Chapter 1. Bleuler in Weimar

In 1911, Bleuler distinguishes two modes of thinking: logical or realistic thinking and autistic thinking.

For Bleuler, autistic thinking is not a pathology confined in a group of children, children who exhibit a withdrawal from other people and the external world (as in Kanner, 1943). For Bleuler autistic thinking is a normal mode of thinking in both children and adults. It is evident in dreams, pretend play and reveries and in the fantasies and delusions of the schizophrenic. It is a mode of thought dominated by free association and wishful thinking. In logical and realistic thinking, affective and emotional considerations are tempered by what is recognized as faisible. Then sometimes autistic thinking override logical thinking in normal adults. In Bleuler, at the difference of Freud, the ability to conceive of alternatives to reality is not a primitive process but something relatively sophisticated. For Bleuler, reality-directed thinking comes first and autistic thinking comes later.

For Piaget, autistic thinking is suppressed with the development of logic and the child becomes more rational and objective. Children early on speak from their inner world and this is not yet adjusted to the external world, to the need of their listener. Vygotsky tried to analyze and compare Bleuler and Piaget’s theories and explained that a child learns to make a clean separation between speech for communicating and speech for the service of thinking. It does not mean that autistic thinking is egocentric speech referred by Piaget.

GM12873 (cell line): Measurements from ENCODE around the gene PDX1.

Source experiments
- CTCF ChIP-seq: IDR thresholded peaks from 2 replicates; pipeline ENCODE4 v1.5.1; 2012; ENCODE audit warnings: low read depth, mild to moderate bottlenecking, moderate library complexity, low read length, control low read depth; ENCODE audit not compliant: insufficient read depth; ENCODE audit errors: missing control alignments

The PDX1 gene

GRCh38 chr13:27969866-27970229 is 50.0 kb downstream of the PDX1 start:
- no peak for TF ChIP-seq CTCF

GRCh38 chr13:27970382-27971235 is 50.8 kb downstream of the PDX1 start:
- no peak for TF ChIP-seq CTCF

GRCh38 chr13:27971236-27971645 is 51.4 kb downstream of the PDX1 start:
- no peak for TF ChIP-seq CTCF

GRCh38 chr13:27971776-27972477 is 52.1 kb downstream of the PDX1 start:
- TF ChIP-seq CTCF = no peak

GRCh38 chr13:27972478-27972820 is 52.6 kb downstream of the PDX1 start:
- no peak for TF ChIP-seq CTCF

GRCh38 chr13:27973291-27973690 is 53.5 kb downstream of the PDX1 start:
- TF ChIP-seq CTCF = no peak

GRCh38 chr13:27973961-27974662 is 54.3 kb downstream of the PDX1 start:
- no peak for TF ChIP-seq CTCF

For Piaget, pretend play is an opportunity for the child to secure via fantasy what is not available in reality. “For example he describes how his daughter Jacqueline, having been told that she could not play with the water that was to be used for the washing, took an empty cup, went to the forbidden tub of water, and made pretend movements saying, ‘I’m pouring out water’.” For Piaget, pretend play is a temporary phase of maladaptation.

The author of the book criticizes Piaget in thinking pretend play is a primary mode of thinking nor will it be supressed in the course of development. 1- Pretend play only appears with the 2nd year of life 2-Great apes only do sporadic pretend play so pretend play is only a function of human childhood 3- Pathology studies show that the absence of early imagination is pathological. One syndrome in early childhood autism is the abscence or impoverishment in pretend play.

When children are in pretend play, they draw casual understanding of the physical and mental world. Also adults are absorbed in novels and films… Children’s ability to entertain counterfactual alternatives to an actual outcome is critical for making casual and more judgments about that outcome. So Bleuler’s autistic thinking remains a constant companion to reality based thinking.